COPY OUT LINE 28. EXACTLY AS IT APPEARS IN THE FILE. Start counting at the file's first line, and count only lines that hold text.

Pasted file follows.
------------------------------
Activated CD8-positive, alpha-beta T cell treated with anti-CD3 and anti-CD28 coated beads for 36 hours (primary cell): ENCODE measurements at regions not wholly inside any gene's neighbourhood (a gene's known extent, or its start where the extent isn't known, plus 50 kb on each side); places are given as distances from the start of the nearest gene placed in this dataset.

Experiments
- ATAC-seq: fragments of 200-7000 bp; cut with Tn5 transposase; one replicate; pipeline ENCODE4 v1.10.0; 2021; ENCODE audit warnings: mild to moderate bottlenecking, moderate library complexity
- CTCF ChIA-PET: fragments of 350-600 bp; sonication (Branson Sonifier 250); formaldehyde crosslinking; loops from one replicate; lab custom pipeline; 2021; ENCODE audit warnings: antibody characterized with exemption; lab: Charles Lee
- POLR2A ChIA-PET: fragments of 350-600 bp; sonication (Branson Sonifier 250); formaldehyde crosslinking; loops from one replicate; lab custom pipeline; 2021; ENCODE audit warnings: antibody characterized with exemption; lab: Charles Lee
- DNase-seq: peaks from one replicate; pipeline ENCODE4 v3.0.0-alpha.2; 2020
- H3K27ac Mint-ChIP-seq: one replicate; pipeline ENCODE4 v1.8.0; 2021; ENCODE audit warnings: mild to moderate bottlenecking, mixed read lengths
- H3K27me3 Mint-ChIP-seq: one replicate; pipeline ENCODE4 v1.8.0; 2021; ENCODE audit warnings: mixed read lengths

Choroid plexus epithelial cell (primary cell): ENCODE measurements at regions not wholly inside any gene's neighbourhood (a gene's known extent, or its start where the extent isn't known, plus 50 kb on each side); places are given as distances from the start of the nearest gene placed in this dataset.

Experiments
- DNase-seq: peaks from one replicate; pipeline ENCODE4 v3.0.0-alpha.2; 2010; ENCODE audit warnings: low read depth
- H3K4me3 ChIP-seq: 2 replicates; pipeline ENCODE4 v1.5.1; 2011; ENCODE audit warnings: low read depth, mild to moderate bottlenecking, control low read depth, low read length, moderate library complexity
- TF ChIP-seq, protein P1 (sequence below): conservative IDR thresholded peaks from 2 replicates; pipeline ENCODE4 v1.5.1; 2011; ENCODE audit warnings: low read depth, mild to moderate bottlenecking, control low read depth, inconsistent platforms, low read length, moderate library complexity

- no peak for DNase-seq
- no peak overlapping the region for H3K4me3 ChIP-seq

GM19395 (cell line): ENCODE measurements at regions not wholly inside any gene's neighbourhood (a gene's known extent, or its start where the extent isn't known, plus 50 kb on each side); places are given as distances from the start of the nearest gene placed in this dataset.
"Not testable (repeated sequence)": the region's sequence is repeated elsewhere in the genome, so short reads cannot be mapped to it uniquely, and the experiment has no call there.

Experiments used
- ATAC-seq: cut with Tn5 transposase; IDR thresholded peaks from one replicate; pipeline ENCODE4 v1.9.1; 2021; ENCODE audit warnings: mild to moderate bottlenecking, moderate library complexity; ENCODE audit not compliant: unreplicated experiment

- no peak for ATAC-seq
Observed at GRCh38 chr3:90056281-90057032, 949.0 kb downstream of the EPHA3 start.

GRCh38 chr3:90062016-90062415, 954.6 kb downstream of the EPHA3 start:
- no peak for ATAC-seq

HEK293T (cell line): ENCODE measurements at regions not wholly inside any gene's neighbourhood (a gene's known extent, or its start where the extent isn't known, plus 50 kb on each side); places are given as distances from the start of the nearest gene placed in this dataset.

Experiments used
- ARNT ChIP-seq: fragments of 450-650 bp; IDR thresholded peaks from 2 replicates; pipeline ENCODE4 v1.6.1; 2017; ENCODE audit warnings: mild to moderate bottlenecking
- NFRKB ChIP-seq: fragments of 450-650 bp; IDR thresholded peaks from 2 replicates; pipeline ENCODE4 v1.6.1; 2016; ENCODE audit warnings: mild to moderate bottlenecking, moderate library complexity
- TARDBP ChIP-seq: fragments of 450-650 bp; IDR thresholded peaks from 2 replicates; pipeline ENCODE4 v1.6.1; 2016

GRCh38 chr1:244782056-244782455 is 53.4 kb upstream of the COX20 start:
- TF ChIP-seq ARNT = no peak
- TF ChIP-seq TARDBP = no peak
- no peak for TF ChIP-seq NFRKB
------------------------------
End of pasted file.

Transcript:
- TARDBP ChIP-seq: fragments of 450-650 bp; IDR thresholded peaks from 2 replicates; pipeline ENCODE4 v1.6.1; 2016